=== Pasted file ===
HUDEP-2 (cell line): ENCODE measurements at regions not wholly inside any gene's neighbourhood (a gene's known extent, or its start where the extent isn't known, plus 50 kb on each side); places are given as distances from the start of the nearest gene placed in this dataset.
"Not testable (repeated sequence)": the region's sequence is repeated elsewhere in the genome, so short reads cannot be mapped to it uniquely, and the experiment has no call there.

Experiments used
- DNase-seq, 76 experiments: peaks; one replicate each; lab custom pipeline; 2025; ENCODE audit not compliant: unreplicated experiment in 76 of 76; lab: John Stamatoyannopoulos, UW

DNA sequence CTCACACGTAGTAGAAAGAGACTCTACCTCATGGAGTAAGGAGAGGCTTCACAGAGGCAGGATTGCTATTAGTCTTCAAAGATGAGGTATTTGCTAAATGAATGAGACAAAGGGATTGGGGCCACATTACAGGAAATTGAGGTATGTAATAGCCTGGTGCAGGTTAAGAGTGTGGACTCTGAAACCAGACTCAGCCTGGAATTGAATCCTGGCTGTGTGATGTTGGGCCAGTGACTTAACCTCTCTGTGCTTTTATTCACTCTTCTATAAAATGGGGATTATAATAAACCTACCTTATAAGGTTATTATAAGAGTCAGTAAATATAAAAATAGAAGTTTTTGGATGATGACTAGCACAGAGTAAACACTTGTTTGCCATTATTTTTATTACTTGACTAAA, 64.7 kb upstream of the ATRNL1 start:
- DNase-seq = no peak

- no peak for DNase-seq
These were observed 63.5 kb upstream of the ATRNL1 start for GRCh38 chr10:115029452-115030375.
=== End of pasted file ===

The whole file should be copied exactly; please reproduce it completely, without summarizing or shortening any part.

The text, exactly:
HUDEP-2 (cell line): ENCODE measurements at regions not wholly inside any gene's neighbourhood (a gene's known extent, or its start where the extent isn't known, plus 50 kb on each side); places are given as distances from the start of the nearest gene placed in this dataset.
"Not testable (repeated sequence)": the region's sequence is repeated elsewhere in the genome, so short reads cannot be mapped to it uniquely, and the experiment has no call there.

Experiments used
- DNase-seq, 76 experiments: peaks; one replicate each; lab custom pipeline; 2025; ENCODE audit not compliant: unreplicated experiment in 76 of 76; lab: John Stamatoyannopoulos, UW

DNA sequence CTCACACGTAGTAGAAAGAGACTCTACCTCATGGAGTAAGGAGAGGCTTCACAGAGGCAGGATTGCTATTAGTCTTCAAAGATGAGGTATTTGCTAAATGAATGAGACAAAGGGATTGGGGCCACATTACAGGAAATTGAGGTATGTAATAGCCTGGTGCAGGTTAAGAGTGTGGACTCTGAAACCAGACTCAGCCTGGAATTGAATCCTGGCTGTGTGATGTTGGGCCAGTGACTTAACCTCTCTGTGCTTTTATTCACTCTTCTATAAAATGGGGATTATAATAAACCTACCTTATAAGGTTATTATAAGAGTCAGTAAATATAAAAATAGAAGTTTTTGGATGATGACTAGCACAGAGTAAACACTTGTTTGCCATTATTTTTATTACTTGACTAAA, 64.7 kb upstream of the ATRNL1 start:
- DNase-seq = no peak

- no peak for DNase-seq
These were observed 63.5 kb upstream of the ATRNL1 start for GRCh38 chr10:115029452-115030375.